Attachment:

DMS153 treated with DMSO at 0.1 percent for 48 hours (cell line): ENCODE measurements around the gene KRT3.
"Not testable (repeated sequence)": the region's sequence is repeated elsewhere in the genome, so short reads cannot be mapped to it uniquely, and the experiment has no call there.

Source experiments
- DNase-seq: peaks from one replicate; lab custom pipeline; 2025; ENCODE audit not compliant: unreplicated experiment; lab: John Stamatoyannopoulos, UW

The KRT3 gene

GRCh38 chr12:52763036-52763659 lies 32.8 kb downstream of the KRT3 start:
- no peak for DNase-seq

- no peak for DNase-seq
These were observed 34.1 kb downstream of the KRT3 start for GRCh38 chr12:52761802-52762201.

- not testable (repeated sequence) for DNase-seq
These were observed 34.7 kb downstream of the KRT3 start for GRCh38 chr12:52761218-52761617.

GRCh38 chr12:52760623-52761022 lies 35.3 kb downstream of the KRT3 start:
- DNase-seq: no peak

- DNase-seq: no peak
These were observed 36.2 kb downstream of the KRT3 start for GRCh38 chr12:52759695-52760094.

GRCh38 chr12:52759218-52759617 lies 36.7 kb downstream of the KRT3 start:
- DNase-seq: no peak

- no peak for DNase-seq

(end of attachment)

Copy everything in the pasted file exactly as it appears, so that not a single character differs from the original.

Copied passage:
DMS153 treated with DMSO at 0.1 percent for 48 hours (cell line): ENCODE measurements around the gene KRT3.
"Not testable (repeated sequence)": the region's sequence is repeated elsewhere in the genome, so short reads cannot be mapped to it uniquely, and the experiment has no call there.

Source experiments
- DNase-seq: peaks from one replicate; lab custom pipeline; 2025; ENCODE audit not compliant: unreplicated experiment; lab: John Stamatoyannopoulos, UW

The KRT3 gene

GRCh38 chr12:52763036-52763659 lies 32.8 kb downstream of the KRT3 start:
- no peak for DNase-seq

- no peak for DNase-seq
These were observed 34.1 kb downstream of the KRT3 start for GRCh38 chr12:52761802-52762201.

- not testable (repeated sequence) for DNase-seq
These were observed 34.7 kb downstream of the KRT3 start for GRCh38 chr12:52761218-52761617.

GRCh38 chr12:52760623-52761022 lies 35.3 kb downstream of the KRT3 start:
- DNase-seq: no peak

- DNase-seq: no peak
These were observed 36.2 kb downstream of the KRT3 start for GRCh38 chr12:52759695-52760094.

GRCh38 chr12:52759218-52759617 lies 36.7 kb downstream of the KRT3 start:
- DNase-seq: no peak

- no peak for DNase-seq